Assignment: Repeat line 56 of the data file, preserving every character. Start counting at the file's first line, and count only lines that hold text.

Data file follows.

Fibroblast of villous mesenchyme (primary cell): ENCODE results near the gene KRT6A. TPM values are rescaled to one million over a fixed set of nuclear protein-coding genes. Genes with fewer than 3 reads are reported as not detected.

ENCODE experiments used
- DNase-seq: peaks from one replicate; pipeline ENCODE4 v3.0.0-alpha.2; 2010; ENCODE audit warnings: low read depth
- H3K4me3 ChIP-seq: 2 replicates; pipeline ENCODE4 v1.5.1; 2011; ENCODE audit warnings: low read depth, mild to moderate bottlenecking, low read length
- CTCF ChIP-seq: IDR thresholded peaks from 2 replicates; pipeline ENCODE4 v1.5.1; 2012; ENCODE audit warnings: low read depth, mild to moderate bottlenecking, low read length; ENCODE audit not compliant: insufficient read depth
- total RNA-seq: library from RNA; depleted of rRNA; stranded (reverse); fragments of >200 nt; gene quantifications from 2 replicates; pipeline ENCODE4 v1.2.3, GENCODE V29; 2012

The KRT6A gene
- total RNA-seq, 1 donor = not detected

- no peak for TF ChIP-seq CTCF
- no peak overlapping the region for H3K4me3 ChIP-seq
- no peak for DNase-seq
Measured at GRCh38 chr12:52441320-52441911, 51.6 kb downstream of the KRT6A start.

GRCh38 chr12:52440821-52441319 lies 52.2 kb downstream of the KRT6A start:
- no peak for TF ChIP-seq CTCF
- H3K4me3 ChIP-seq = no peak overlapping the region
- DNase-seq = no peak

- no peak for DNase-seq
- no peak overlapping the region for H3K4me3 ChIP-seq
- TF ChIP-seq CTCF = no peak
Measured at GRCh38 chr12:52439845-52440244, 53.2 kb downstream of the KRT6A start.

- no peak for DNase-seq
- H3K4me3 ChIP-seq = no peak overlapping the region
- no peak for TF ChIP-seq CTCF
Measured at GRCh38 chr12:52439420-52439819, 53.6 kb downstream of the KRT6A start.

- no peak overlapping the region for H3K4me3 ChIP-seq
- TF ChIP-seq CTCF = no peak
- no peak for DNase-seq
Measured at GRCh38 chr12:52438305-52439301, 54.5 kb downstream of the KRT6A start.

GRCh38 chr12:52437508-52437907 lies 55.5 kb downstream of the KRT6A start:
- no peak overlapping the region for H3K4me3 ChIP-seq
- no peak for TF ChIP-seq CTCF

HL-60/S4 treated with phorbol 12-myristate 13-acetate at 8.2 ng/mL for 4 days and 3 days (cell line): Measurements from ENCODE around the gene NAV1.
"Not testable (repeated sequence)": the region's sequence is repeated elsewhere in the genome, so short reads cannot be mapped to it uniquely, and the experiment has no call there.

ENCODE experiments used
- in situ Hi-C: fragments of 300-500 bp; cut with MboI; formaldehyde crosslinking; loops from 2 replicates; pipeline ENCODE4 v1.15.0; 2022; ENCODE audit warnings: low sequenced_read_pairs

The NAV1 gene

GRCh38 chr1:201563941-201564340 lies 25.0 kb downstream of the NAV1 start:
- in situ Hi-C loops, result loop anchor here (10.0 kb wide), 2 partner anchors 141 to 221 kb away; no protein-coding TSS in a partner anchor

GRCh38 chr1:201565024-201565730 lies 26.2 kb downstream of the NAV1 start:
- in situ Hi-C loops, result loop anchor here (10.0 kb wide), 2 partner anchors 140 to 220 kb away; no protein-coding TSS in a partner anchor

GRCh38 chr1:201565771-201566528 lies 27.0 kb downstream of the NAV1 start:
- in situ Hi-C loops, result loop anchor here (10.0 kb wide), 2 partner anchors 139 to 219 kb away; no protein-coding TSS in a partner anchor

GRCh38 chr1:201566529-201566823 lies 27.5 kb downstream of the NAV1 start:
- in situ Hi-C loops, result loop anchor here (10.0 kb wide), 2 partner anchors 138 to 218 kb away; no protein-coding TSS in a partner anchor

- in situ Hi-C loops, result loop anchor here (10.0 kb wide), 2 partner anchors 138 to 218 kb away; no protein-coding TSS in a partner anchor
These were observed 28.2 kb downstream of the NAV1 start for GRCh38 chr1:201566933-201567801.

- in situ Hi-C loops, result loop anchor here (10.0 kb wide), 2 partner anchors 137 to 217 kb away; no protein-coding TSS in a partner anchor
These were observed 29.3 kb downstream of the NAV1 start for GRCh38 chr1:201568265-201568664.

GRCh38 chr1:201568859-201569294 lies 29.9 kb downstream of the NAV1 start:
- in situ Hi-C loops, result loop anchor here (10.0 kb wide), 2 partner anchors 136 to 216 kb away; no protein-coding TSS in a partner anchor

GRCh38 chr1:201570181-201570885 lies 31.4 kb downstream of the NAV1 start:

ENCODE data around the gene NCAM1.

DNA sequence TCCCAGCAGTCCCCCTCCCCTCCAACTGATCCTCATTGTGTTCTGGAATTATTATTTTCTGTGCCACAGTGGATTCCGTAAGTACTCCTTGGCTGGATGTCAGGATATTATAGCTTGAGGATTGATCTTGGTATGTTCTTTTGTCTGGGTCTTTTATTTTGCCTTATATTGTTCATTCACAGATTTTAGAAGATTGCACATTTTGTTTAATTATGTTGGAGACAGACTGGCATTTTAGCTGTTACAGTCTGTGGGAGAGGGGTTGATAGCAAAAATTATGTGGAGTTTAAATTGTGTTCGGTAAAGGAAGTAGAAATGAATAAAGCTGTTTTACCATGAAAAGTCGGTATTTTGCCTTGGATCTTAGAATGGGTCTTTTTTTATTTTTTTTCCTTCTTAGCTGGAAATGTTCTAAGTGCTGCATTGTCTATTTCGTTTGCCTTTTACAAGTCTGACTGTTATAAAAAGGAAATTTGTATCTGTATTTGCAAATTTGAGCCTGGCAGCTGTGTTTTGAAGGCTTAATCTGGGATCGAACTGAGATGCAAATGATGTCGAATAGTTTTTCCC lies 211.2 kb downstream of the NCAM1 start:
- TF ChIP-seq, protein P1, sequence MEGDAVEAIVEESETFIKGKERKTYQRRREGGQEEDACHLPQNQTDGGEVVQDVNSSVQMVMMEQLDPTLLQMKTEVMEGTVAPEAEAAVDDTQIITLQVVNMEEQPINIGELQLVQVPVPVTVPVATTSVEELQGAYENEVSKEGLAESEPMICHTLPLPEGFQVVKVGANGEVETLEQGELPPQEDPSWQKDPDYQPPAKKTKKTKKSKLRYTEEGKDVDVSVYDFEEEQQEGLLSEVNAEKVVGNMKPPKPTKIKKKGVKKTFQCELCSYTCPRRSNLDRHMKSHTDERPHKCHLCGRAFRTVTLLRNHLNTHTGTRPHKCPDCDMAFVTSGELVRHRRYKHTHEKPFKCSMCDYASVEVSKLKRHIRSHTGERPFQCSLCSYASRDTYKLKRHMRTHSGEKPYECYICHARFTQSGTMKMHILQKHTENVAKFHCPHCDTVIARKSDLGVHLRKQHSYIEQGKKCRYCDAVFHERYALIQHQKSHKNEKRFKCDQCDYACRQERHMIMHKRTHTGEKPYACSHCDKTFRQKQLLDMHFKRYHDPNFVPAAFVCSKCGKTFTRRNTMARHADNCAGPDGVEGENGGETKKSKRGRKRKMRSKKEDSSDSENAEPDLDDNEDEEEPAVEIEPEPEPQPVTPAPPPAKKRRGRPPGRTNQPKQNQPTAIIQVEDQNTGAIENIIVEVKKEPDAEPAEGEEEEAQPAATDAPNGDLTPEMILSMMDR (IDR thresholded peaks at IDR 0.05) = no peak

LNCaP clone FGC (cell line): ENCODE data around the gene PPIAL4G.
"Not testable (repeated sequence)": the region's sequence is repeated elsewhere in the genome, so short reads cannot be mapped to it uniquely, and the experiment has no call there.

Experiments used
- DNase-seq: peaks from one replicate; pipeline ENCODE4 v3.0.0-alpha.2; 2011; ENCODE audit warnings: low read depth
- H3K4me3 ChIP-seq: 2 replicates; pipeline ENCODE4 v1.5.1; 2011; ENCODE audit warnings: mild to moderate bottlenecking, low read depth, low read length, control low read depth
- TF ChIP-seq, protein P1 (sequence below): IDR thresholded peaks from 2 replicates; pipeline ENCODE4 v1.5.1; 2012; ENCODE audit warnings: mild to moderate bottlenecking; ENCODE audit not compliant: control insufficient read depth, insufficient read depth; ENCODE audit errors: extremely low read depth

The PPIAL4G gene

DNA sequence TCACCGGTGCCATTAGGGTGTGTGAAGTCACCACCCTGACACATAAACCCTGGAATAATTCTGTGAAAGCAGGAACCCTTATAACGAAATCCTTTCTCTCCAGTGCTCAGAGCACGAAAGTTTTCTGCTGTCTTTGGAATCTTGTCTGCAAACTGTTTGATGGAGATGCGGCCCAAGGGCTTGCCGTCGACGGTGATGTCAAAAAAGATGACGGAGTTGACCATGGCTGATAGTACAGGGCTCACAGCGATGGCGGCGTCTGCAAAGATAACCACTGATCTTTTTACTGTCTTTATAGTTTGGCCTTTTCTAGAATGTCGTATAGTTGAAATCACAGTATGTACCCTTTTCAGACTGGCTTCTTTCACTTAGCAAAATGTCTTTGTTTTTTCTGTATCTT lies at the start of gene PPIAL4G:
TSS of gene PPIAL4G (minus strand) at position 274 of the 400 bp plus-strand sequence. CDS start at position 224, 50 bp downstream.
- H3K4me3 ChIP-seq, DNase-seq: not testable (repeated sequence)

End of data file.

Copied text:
"Not testable (repeated sequence)": the region's sequence is repeated elsewhere in the genome, so short reads cannot be mapped to it uniquely, and the experiment has no call there.